In phylogenetics, a common strategy used to construct an evolutionary tree for a set of species X is to search in the space of all such trees for one that optimizes some given score function (such as the minimum evolution, parsimony or likelihood score). As this can be computationally intensive, it was recently proposed to restrict such searches to the set of all those trees that are compatible with some circular ordering of the set X. To inform the design of efficient algorithms to perform such searches, it is therefore of interest to find bounds for the number of trees compatible with a fixed ordering in the neighborhood of a tree that is determined by certain tree operations commonly used to search for trees: the nearest neighbor interchange (nni), the subtree prune and regraft (spr) and the tree bisection and reconnection (tbr) operations. We show that the size of such a neighborhood of a binary tree associated with the nni operation is independent of the tree’s topology, but that this is not the case for the spr and tbr operations. We also give tight upper and lower bounds for the size of the neighborhood of a binary tree for the spr and tbr operations and characterize those trees for which these bounds are attained.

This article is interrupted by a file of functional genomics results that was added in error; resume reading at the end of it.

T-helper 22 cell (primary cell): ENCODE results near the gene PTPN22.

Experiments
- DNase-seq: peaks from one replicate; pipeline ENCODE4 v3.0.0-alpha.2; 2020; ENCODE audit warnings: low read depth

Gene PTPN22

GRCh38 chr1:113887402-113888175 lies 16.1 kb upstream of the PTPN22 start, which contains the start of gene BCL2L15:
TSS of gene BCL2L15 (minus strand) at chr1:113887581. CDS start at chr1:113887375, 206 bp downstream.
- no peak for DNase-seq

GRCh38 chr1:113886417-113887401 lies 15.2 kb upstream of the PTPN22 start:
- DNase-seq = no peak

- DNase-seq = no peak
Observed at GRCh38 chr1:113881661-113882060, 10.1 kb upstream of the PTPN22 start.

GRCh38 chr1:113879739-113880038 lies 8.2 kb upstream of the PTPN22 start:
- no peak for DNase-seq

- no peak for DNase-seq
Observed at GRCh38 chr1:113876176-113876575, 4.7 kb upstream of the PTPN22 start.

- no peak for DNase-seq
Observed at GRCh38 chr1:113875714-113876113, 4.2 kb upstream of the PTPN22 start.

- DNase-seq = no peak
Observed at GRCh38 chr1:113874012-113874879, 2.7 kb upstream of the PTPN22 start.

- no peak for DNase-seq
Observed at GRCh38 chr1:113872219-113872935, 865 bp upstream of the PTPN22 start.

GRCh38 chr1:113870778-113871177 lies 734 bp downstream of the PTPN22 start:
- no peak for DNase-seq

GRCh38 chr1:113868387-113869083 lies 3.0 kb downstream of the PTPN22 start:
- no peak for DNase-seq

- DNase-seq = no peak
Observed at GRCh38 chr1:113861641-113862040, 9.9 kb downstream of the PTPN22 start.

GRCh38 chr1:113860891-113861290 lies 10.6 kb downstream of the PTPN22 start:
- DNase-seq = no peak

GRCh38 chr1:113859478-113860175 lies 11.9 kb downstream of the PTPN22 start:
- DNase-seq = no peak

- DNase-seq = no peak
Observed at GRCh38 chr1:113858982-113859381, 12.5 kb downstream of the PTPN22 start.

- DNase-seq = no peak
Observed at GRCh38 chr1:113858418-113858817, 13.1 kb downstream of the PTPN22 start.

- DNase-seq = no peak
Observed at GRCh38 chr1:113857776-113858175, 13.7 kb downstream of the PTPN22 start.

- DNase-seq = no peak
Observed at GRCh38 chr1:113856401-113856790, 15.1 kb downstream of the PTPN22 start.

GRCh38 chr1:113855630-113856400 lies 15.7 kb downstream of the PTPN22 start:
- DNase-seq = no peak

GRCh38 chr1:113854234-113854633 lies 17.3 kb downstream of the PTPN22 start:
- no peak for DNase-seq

- Phylogenetic tree
- Nearest neighbor interchange
- Subtree prune and regraft
- Tree bisection and reconnection
- Circular ordering